Series contend for kudos with new approaches

Reality shows centering on food have been around for years, but the work behind them took awhile to get noticed.

This year, three examples of the cooking show genre landed Creative Arts Emmy noms, acknowledging the extensive technical behind-the-scenes magic that turns these programs into more than the usual stand-and-stir routine.

“The real difficulty is that you’re not tasting the food,” says Jesse Fisher, a nominee for editing the Travel Channel’s “Anthony Bourdain: No Reservations,” which he assembles from 50-60 hours of footage for each episode.

“It’s about setting up expectations and seeing the care they take in the kitchen,” says Fisher.

Unlike other reality shows in the genre, “No Reservations” places specific emphasis on the eating experience. “We try to make it seem like a long, elaborate meal,” Fisher explains.

And since the show features Bourdain dining in different places around the world, it requires the crew to adapt to a wide variety of environments.

“We’ve just learned over time how to make food look good with very little light,” explains Zach Zamboni, nominated with Todd Liebler for his camerawork on the show.

The duo often use 200mm prime lenses to give the images a cinematic feel. “The food is a living thing,” Zamboni says. “There’s a person’s energy in that. The photography is about not killing that energy.”

The other nominated shows, Bravo’s “Top Chef” and Fox’s “Hell’s Kitchen,” put greater emphasis on the diverse characters behind the culinary preparation. “We want to make the show about food, but the food comes from these chefs with unbelievable personalities,” says “Top Chef” nominated editor Kevin Leffler.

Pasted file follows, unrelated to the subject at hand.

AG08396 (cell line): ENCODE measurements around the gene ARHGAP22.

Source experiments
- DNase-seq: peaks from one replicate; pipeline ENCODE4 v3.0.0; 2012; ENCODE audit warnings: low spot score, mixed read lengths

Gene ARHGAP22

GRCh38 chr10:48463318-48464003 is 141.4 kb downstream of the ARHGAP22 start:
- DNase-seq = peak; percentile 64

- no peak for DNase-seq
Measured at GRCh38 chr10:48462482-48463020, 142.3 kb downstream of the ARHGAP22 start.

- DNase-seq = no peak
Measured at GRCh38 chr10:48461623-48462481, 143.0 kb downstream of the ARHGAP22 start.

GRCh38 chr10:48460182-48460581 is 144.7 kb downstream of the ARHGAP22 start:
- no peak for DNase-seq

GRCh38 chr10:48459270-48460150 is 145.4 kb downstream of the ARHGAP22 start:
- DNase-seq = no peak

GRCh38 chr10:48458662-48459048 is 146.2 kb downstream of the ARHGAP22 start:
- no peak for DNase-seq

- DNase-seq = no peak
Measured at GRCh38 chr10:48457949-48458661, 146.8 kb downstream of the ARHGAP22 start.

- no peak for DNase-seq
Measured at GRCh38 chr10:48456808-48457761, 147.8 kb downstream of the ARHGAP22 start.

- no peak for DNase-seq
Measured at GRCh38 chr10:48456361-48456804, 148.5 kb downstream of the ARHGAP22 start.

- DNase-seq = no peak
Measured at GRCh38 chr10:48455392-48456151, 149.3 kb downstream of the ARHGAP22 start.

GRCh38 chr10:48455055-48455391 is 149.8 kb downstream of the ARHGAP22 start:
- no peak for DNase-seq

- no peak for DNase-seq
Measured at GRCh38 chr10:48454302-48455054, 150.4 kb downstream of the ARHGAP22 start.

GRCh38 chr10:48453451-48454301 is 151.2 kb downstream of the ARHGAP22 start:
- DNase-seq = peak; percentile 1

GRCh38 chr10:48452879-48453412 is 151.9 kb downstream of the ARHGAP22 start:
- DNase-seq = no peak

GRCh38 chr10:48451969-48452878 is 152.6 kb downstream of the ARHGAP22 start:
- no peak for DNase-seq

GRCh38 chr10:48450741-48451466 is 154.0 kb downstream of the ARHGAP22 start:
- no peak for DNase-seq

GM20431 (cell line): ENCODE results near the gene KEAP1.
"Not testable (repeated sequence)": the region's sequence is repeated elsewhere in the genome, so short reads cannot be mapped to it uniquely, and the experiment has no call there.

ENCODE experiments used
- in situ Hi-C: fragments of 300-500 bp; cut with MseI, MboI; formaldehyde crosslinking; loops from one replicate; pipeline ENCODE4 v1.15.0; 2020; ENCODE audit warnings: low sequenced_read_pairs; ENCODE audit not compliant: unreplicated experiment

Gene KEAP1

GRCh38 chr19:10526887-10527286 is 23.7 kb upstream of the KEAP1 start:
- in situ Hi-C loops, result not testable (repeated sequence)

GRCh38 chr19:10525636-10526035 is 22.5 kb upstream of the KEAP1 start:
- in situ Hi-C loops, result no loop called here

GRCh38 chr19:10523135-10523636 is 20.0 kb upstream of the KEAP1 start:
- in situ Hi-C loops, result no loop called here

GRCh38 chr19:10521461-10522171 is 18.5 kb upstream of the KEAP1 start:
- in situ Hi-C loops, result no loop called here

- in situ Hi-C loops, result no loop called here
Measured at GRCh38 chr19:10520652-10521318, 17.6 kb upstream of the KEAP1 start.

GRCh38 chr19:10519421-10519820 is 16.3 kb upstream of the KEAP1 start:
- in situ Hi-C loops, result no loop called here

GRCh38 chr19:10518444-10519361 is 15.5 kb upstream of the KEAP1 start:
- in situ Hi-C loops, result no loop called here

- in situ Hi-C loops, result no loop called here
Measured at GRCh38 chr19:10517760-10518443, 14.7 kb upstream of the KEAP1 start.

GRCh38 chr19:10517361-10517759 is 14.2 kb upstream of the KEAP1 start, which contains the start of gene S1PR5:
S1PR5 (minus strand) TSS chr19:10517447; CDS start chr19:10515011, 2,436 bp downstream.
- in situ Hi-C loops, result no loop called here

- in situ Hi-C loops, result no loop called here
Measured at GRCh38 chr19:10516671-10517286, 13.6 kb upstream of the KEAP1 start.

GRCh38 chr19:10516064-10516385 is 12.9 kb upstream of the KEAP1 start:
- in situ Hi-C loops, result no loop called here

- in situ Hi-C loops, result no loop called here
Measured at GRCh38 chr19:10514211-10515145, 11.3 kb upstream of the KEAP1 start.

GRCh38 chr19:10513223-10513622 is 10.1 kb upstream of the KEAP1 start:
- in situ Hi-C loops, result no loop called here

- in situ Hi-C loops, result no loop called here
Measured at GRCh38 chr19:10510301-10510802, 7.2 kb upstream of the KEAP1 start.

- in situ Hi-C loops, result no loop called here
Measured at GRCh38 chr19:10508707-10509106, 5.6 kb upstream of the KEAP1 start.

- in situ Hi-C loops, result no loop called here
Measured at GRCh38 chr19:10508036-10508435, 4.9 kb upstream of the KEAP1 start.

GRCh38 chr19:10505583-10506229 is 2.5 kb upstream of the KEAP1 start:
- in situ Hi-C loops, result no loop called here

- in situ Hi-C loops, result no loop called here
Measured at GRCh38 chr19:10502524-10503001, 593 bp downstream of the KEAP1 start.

“You have to be quite prepared when the food is ready,” adds “Top Chef” director of photography Tim Spellman, another nominee. “The food-products shots are a big point of the show. The chefs have to provide an extra dish for everything they make.”

Spellman relies on seven to nine cameras during the lengthy shoots while dealing with kitchen-related problems like grease build-up on the lenses. However, he doesn’t need to make the food look any better than it already does. “We try and shoot a lot of long lens stuff, but it comes down to the quality of the chefs,” he says. “I just try to give a nice commercial look to the show.”

The team behind “Hell’s Kitchen,” on the other hand, puts as much effort into creating the food’s environment as it does into the actual cooking.

The show’s set is constructed each season on a 25,000-square-foot stage (Culver City’s Century Studios was used for last season’s and the upcoming one’s lensing). Eighty-six robotic cameras throughout the building, including behind the kitchen mirrors, capture the action.

“You can stand behind a contestant, 18 inches from where they’re chopping cucumbers, and yet the glass can crack so easily when it’s next to a grill,” says nominated production designer John Robert Janavs. “We all love a great meal, and there’s an adventure to food.”

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